Australia Posts First Quarterly Decline in Population Since 1916
(Bloomberg) -- Australia recorded the first quarterly fall in its population since World War I as more people departed the island nation than arrived in the three months through September.
International border closures resulted in the population falling by 4,200, or 0.02%, to 25,693,059, the Australian Bureau of Statistics said in a release Thursday. Net overseas migration dropped by 34,800 in the third quarter, with 55,400 people departing Australia and 20,600 arriving from overseas.
“Decreases to overseas migration have been observed over the last two quarters,” said Phil Browning, director of Demography at the ABS. “The last time we saw population decline was the year to December 1916, during World War I, when the population declined by 51,500, or 1%.”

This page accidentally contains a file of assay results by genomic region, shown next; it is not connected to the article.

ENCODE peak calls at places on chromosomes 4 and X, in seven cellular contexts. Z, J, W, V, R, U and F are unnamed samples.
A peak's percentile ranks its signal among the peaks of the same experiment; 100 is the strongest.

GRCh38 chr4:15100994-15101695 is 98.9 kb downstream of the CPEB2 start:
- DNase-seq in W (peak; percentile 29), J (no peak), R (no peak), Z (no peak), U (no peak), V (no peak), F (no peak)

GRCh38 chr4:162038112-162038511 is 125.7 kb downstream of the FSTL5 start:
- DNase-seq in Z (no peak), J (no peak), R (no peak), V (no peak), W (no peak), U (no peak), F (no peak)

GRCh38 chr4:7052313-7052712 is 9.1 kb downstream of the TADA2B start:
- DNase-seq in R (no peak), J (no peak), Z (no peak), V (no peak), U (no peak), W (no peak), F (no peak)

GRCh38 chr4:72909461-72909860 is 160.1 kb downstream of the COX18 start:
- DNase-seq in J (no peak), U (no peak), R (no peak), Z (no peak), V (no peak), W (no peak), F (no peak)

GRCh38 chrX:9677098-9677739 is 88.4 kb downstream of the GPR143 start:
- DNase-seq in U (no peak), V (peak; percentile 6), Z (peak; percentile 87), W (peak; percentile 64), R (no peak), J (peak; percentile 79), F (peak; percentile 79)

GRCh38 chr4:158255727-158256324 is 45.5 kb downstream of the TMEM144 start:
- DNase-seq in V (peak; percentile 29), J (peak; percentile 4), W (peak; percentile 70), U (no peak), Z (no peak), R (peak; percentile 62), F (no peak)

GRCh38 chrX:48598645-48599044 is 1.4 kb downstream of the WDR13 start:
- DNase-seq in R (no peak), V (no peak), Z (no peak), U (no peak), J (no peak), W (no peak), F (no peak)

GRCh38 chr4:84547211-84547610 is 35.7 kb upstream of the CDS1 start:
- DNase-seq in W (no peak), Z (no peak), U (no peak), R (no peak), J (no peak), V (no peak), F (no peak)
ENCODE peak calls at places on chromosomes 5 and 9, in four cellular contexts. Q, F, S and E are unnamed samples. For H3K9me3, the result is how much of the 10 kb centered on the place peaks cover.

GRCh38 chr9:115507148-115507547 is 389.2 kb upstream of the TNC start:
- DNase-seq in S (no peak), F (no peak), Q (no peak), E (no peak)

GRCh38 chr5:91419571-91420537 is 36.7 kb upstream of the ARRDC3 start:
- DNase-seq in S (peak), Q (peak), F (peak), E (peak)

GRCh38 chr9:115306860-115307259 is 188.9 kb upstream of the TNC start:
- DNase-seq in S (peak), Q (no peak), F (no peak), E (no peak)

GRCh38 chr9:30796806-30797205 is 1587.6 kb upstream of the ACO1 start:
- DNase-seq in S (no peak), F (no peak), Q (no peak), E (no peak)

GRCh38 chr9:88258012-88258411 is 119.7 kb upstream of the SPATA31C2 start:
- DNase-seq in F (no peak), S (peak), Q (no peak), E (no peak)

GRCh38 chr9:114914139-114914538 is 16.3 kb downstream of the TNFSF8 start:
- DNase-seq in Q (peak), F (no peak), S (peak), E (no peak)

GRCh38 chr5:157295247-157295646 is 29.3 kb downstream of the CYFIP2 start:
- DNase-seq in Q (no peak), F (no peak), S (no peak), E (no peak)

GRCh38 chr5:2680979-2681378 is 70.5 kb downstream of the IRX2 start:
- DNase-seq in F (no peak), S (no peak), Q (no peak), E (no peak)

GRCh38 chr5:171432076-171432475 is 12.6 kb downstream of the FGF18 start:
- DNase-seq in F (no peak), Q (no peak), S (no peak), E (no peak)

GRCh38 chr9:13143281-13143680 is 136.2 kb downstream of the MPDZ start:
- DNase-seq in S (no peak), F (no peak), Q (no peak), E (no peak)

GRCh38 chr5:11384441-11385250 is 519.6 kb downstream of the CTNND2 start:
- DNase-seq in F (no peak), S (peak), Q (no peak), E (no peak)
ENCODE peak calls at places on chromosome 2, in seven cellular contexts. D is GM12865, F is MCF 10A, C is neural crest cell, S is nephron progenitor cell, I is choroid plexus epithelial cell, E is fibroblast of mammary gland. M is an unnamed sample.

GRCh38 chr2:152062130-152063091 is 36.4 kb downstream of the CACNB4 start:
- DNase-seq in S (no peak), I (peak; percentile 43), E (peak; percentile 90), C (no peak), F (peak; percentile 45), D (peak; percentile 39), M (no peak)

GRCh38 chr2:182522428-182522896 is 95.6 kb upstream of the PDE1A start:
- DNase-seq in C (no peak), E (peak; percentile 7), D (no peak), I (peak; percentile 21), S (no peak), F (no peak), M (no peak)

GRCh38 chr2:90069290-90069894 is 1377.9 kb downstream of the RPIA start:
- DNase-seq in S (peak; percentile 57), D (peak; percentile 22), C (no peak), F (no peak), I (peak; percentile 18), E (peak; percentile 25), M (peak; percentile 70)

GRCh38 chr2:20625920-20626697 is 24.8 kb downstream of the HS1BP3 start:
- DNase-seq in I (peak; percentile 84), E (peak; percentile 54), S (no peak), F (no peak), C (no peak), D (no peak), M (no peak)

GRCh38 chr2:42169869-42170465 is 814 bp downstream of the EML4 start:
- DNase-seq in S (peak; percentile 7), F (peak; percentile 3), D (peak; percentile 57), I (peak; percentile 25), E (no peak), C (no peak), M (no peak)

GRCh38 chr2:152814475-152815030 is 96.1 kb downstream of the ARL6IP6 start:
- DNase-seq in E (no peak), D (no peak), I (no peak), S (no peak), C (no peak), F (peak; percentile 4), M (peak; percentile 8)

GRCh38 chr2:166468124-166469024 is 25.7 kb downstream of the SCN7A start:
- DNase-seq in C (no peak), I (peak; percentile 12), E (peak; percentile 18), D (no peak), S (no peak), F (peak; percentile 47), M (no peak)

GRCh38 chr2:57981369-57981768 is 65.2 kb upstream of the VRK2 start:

Australia’s shut its international borders last March to stem the spread of Covid-19. The central bank forecasts population growth of just 0.2% in the 12 months ending in June this year, compared with 1.7% prior to pandemic.
“It’s unlikely that migration growth will meaningfully pick up until at least mid-2022 and is highly dependent on the re-opening of borders should Covid-19 vaccines impart herd immunity, enabling greater international mobility,” said Ryan Felsman, a senior economist at the securities unit of Commonwealth Bank of Australia.
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